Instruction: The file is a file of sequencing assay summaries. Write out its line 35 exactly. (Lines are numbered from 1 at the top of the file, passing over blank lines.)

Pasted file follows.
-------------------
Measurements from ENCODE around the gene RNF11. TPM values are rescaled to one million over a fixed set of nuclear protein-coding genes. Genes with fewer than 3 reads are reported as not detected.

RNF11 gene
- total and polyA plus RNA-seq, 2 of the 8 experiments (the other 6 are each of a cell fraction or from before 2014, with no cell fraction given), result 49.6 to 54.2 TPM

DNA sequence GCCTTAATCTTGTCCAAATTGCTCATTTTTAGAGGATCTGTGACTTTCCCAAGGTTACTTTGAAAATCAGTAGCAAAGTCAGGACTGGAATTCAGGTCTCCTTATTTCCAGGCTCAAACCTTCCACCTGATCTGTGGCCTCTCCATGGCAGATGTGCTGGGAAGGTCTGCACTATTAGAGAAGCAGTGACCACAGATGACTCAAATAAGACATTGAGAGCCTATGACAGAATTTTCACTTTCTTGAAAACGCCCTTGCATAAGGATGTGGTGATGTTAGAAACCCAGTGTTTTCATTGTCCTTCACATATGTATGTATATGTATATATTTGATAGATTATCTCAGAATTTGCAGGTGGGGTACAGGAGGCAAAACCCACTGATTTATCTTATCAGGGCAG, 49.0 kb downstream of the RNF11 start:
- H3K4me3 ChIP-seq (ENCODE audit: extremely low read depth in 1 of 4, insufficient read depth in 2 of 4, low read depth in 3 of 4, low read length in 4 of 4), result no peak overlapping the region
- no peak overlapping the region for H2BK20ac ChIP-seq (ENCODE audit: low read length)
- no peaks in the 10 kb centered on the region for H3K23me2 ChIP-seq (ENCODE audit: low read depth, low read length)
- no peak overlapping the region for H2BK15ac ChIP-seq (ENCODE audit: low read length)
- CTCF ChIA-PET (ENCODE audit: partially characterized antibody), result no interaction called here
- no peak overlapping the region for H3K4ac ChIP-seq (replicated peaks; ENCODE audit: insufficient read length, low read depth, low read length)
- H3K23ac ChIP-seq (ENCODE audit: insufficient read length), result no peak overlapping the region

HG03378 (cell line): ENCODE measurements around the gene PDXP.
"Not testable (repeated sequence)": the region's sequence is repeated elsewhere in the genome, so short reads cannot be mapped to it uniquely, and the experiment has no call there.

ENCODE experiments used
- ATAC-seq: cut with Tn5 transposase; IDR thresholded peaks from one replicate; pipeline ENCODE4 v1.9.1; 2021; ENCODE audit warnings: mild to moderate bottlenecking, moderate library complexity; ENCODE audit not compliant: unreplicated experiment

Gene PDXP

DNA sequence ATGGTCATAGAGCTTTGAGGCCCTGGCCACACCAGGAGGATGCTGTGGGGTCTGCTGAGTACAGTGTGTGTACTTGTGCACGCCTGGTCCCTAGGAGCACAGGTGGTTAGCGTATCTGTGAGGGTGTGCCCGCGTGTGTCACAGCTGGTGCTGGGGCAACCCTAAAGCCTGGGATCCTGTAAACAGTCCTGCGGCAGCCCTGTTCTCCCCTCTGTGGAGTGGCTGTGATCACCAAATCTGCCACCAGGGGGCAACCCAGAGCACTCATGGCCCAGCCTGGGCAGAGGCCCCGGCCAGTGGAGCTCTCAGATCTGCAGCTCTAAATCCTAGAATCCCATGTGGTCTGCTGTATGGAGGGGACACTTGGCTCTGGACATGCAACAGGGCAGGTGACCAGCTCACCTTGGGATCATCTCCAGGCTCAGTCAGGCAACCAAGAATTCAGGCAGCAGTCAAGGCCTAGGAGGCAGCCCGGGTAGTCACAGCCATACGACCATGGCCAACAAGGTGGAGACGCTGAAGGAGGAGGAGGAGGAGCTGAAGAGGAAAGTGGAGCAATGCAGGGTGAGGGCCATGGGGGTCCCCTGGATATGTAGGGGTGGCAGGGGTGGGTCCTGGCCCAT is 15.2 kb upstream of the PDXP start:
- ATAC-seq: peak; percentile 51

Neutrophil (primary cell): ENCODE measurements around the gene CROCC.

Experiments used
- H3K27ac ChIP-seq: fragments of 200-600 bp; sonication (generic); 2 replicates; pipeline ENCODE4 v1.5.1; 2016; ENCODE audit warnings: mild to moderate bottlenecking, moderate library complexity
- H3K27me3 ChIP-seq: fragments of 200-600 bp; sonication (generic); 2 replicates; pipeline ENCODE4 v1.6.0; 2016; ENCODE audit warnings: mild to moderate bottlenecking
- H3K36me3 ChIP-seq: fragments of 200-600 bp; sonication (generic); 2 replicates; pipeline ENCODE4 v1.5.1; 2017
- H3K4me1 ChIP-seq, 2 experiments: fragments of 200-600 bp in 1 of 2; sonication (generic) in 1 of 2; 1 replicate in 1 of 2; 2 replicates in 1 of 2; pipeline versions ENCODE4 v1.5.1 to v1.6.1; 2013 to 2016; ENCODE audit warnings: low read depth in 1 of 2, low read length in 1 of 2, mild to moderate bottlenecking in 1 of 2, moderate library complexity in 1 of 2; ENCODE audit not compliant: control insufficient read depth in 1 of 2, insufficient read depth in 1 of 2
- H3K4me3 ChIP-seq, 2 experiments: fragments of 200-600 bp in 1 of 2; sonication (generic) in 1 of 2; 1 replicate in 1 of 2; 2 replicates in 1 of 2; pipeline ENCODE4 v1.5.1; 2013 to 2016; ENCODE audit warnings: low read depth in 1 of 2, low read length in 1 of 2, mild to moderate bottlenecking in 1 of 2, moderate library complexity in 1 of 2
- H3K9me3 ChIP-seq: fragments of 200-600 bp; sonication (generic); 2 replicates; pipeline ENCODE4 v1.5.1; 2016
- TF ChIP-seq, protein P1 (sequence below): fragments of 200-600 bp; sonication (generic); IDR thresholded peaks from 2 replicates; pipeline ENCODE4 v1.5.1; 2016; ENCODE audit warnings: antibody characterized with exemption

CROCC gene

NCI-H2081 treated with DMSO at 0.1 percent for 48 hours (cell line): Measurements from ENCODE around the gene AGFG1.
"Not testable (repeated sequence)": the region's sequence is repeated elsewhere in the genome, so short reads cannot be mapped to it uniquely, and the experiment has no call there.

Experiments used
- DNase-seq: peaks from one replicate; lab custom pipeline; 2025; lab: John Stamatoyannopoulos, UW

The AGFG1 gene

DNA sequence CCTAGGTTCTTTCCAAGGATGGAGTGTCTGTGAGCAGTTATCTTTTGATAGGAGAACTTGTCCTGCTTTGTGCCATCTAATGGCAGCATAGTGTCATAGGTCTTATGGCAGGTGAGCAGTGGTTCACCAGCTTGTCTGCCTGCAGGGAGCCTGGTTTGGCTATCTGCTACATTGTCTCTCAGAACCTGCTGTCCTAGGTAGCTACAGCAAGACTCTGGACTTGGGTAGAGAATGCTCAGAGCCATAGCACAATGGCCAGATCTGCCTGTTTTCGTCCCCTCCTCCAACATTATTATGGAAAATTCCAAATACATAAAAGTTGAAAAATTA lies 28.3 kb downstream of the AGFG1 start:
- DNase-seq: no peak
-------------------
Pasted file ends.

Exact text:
- DNase-seq: no peak